Comparative metabolomics implicates threitol as a fungal signal supporting colonization of Armillaria luteobubalina on eucalypt roots.

Publication Type:
Journal Article
Plant, cell & environment, 2020, 43, (2), pp. 374-386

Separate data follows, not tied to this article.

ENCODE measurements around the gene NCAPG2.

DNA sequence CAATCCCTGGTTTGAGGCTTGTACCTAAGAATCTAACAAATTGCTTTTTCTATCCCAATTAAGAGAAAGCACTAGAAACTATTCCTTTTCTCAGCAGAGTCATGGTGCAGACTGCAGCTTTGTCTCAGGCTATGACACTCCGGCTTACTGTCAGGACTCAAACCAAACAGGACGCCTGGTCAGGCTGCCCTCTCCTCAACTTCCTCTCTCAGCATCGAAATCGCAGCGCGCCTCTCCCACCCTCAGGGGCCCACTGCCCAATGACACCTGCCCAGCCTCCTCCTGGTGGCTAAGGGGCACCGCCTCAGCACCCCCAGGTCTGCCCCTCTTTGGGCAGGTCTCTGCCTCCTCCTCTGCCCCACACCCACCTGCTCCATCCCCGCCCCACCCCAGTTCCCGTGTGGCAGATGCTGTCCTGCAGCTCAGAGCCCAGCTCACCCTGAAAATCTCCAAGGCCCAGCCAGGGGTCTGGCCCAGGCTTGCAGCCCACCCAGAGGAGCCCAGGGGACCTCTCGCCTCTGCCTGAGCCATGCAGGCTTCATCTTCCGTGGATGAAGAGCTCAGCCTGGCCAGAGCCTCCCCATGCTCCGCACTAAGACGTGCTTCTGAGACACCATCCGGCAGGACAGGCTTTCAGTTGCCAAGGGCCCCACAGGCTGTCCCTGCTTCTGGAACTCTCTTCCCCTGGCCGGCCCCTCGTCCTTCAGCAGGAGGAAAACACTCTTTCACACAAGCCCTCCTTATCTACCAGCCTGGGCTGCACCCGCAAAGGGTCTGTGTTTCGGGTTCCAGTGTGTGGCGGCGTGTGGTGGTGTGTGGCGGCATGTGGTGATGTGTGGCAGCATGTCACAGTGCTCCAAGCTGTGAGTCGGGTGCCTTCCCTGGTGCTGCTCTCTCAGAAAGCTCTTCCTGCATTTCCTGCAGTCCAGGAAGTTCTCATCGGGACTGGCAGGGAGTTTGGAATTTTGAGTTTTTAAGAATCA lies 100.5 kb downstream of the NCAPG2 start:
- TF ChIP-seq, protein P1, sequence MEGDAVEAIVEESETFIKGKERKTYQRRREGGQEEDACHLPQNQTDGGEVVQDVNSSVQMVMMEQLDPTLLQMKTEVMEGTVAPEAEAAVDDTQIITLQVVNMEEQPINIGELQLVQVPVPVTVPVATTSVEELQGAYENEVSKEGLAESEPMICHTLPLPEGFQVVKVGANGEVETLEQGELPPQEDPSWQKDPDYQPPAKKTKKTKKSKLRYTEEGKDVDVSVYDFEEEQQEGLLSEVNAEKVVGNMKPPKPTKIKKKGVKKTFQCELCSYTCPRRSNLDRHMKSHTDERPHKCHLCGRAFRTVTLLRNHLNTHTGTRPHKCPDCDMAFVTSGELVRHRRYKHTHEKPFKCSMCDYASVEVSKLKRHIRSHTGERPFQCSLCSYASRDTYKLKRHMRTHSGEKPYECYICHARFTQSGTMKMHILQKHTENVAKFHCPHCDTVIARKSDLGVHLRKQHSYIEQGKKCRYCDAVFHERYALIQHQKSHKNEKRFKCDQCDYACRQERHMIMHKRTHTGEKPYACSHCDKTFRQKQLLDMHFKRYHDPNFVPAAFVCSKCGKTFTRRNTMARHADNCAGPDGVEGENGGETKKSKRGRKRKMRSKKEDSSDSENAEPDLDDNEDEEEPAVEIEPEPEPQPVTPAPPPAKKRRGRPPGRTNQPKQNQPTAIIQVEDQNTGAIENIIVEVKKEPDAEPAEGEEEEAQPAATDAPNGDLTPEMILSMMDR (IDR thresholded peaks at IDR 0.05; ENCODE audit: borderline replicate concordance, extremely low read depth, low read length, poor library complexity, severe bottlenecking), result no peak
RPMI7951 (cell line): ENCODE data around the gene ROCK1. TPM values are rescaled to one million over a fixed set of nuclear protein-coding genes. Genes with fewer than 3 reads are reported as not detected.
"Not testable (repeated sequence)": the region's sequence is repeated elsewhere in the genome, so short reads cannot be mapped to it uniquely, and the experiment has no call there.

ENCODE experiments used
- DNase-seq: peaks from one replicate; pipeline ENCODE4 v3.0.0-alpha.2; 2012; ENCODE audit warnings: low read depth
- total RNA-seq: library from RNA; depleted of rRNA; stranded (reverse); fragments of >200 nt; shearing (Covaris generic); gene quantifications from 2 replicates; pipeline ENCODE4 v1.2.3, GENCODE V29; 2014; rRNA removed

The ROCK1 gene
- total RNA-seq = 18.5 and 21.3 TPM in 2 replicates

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Armillaria root rot is a fungal disease that affects a wide range of trees and crops around the world. Despite being a widespread disease, little is known about the plant molecular responses towards the pathogenic fungi at the early phase of their interaction. With recent research highlighting the vital roles of metabolites in plant root-microbe interactions, we sought to explore the presymbiotic metabolite responses of Eucalyptus grandis seedlings towards Armillaria luteobuablina, a necrotrophic pathogen native to Australia. Using a metabolite profiling approach, we have identified threitol as one of the key metabolite responses in E. grandis root tips specific to A. luteobubalina that were not induced by three other species of soil-borne microbes of different lifestyle strategies (a mutualist, a commensalist, and a hemi-biotrophic pathogen). Using isotope labelling, threitol detected in the Armillaria-treated root tips was found to be largely derived from the fungal pathogen. Exogenous application of d-threitol promoted microbial colonization of E. grandis and triggered hormonal responses in root cells. Together, our results support a role of threitol as an important metabolite signal during eucalypt-Armillaria interaction prior to infection thus advancing our mechanistic understanding on the earliest stage of Armillaria disease development. Comparative metabolomics of eucalypt roots interacting with a range of fungal lifestyles identified threitol enrichment as a specific characteristic of Armillaria pathogenesis. Our findings suggest that threitol acts as one of the earliest fungal signals promoting Armillaria colonization of roots.
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